Academics have also been targets because of their research. For example, Onur Hamzaoğlu, chair of the department of public health at Kocaeli University’s School of Medicine, has conducted research on health hazards at urban industrial sites. Not too long ago, Hamzaoğlu found heavy metals in breast milk and infant feces. After he publicly cautioned residents of Kocaeli against the dangers of chemical pollution supported by his findings, the leaders of the city and the province, both members of AKP, brought him to court. Hamzaoğlu was accused of “threatening to incite fear and panic among the population.” In addition, reportedly following the lead of the Ministry of Health and the Council of Higher Education, the rector of the university opened a disciplinary investigation against Hamzaoğlu.
Turkish scholars have long been vulnerable to state prosecution in fields deemed “sensitive” by officials. Recent high-profile examples include İsmail Beşikçi, Müge Tuzcuoğlu, Pınar Selek, and Büşra Ersanlı. They were detained and/or interrogated on the basis of their research on Kurdish populations or their teaching at a Kurdish science academy. Some were also subjected to ad hominem attacks by pro-government news media.
Students are equally vulnerable to investigations. During the Gezi protests, Elisa Couvert, a French student, was deported and reportedly interrogated about her thesis on the Kurds. The Council of Higher Education appears to have investigated students and faculty members who supported and/or attended the Gezi protests. Also, a textbook on the history of the telegram (written by a professor at Ankara University) was reportedly held as evidence of illegal organization.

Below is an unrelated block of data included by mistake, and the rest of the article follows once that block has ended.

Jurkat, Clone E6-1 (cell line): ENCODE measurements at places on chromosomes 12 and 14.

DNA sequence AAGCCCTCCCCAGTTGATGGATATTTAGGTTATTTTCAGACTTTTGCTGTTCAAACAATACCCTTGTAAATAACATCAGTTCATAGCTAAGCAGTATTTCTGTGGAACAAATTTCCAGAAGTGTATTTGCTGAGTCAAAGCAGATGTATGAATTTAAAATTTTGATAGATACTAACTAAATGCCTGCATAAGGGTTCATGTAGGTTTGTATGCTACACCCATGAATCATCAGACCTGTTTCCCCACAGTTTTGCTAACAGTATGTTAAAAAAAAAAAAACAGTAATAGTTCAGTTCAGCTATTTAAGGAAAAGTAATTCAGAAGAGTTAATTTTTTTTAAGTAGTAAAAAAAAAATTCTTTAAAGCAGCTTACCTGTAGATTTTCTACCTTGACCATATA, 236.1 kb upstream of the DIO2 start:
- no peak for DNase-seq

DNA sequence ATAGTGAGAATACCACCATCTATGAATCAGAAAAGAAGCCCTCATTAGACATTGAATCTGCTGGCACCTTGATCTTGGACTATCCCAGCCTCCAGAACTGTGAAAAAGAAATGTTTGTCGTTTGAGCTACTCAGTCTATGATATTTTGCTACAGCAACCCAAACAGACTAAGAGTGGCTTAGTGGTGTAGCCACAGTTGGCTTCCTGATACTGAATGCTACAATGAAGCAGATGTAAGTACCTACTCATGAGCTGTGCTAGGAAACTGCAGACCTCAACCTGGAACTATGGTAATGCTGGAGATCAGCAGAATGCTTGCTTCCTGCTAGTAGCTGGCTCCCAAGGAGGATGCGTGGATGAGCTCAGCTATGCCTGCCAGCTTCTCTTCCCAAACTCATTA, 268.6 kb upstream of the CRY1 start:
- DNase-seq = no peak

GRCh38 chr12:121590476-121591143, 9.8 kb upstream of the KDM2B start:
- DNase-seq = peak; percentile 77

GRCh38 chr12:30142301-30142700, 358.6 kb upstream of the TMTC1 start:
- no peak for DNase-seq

According to the Initiative for Solidarity With Detained Students, students involved in the protests sometimes are forced to choose between their rights as citizens and the right to education: Government-appointed university administrators reportedly punish or investigate student protesters, suspending them, expelling them, and/or not allowing them to make up necessary examinations if they are detained.
Surveillance, allegations of cronyism, concentrations of administrative powers, violations of academic freedom, and denying students their education are but a microcosm of the climate in Turkey. Much of this is not new, and yet it is most distressing that this is happening under a civilian government often hailed as a “model of democracy.” But while protesters in Istanbul and elsewhere have taken to the streets for a variety of reasons, it’s clear higher education has a big stake in how the demonstrations are resolved.